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LONDON, May 13 (Reuters) - Metro Bank shares fell on Monday after weekend social media postings led to customer queues at some London branches, prompting the British bank to reassure depositors and investors.
"We're aware there were increased queries in some stores about safe deposit boxes following false rumours about Metro Bank on social media and messaging apps," a spokeswoman said.
Metro Bank has been battling to shore up confidence after a major accounting error in January wiped more than 1.5 billion pounds off its market value and forced it into a 350 million pound ($455 million) fundraising.
Pictures on social media showed queues of customers at Metro Bank branches in West London, with Twitter users reporting that concerns about safety deposit boxes had been raised on community WhatsApp groups in the area.
"There is no truth to these rumours and we want to reassure our customers that there is no reason to be concerned," the spokeswoman said as Metro Bank reiterated that it never takes ownership of customer items held in safe deposit boxes.
Metro Bank shares, which were initially down nearly 9% on Monday, were down 3.2% at 0945 GMT, giving the lender a market capitalisation of 520 million pounds, Refinitiv data shows.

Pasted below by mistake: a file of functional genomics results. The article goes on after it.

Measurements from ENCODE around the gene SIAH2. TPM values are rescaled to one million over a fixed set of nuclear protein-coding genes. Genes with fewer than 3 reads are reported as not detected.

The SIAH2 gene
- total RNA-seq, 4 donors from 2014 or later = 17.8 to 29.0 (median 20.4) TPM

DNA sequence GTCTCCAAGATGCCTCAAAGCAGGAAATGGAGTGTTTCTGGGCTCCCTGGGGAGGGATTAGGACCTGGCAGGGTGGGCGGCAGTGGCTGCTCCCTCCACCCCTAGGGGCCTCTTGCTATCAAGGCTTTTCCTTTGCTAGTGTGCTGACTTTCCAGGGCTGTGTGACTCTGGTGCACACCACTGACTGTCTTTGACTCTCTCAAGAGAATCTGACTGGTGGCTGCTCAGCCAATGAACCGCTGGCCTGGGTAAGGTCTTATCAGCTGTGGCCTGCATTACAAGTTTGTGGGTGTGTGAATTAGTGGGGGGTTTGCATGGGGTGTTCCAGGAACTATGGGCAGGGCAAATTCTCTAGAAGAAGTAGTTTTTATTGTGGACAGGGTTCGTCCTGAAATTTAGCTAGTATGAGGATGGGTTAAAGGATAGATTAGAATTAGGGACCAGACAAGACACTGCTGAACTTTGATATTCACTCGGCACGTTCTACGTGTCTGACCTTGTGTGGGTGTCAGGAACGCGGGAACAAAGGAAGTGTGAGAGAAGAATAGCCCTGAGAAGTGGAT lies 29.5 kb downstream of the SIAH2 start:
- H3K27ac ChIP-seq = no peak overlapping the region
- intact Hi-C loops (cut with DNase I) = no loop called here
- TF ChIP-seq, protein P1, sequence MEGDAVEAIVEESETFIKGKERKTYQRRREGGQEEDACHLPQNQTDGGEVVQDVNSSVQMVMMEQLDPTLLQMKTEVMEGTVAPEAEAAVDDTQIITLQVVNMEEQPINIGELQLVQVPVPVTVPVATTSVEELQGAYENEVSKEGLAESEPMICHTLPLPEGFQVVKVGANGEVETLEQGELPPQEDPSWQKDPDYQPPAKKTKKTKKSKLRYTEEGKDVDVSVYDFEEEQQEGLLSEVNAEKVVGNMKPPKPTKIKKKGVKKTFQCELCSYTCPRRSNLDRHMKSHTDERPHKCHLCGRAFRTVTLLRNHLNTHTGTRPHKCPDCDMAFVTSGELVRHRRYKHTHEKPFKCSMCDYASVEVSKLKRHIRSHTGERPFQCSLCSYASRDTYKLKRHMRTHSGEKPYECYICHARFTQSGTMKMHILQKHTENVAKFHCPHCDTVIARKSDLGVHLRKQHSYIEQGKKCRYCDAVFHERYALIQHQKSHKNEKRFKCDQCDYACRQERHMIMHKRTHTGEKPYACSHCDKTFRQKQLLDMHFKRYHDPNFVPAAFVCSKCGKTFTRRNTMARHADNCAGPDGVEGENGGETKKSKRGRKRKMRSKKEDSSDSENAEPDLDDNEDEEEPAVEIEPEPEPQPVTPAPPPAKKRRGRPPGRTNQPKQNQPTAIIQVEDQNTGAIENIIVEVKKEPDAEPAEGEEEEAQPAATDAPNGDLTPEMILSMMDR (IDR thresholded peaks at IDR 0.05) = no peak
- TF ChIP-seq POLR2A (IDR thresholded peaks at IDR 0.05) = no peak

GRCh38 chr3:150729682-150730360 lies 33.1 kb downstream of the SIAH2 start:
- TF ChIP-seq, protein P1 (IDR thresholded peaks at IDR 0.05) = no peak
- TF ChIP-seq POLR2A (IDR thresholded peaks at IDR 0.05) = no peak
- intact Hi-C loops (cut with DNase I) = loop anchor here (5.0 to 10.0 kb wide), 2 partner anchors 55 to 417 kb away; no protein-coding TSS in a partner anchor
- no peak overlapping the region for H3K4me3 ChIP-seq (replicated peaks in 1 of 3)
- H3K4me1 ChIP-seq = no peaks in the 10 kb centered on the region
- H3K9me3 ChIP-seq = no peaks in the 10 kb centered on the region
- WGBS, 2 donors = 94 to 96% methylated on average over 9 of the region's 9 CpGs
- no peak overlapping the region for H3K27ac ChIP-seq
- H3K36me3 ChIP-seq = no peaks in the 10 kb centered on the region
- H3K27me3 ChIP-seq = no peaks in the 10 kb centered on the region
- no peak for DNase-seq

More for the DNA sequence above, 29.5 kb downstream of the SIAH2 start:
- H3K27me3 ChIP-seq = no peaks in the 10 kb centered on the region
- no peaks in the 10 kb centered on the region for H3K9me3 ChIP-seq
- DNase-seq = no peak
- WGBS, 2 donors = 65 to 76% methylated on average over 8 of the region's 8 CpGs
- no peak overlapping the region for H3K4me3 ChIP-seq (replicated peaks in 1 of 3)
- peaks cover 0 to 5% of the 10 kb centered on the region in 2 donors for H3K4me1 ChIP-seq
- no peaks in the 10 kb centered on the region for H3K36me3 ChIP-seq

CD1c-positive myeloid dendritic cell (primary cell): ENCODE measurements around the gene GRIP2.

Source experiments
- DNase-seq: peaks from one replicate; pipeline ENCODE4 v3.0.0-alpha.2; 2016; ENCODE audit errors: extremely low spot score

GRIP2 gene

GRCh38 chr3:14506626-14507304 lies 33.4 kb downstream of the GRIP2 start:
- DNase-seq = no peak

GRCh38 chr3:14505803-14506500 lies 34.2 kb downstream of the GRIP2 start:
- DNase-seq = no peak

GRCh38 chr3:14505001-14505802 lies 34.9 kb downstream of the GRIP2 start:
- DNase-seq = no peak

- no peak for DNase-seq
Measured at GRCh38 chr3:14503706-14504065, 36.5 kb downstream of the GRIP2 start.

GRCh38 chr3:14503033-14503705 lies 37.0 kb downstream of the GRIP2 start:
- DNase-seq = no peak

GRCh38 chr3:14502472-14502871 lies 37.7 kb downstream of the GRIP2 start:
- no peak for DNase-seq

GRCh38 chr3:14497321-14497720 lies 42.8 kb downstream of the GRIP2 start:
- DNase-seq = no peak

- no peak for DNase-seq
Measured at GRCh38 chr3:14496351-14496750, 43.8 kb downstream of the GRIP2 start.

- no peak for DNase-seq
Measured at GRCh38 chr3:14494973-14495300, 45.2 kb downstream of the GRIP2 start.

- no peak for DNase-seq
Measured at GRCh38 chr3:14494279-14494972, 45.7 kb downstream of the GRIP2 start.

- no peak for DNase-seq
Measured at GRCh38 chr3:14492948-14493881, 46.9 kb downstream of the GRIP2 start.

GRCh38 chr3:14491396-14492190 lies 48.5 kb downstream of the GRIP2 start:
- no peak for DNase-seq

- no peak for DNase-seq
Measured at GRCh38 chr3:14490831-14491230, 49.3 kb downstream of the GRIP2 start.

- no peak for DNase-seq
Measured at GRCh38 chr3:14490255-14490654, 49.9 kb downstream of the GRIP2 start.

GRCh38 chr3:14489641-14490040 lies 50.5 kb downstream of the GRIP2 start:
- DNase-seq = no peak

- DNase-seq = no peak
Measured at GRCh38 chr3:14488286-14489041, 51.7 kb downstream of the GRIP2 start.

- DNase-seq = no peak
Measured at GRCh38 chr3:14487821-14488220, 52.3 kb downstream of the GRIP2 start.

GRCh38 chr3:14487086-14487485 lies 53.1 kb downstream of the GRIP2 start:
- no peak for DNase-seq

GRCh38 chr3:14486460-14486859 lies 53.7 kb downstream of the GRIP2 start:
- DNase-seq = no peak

The bank also said in response to reports that it was struggling to raise capital that its plan was well advanced.
Customer deposits are guaranteed up to 85,000 pounds if a bank gets into financial difficulties, while post-crisis rules mean lenders are now structured to ensure deposits can be moved to another bank more easily to ensure continuity of service.
The Bank of England declined to comment on Metro Bank, which a source told Reuters is also considering selling around 1 billion pounds of loans where the risk-weighting had been miscalculated to help alleviate its financial stress.
Analysts at Barclays said that while this would help, it would be tough to find an acceptable price as "we would expect Metro Bank to currently be considered a distressed seller". ($1 = 0.7689 pounds) (Reporting by Iain Withers and Huw Jones; Editing by Alexander Smith)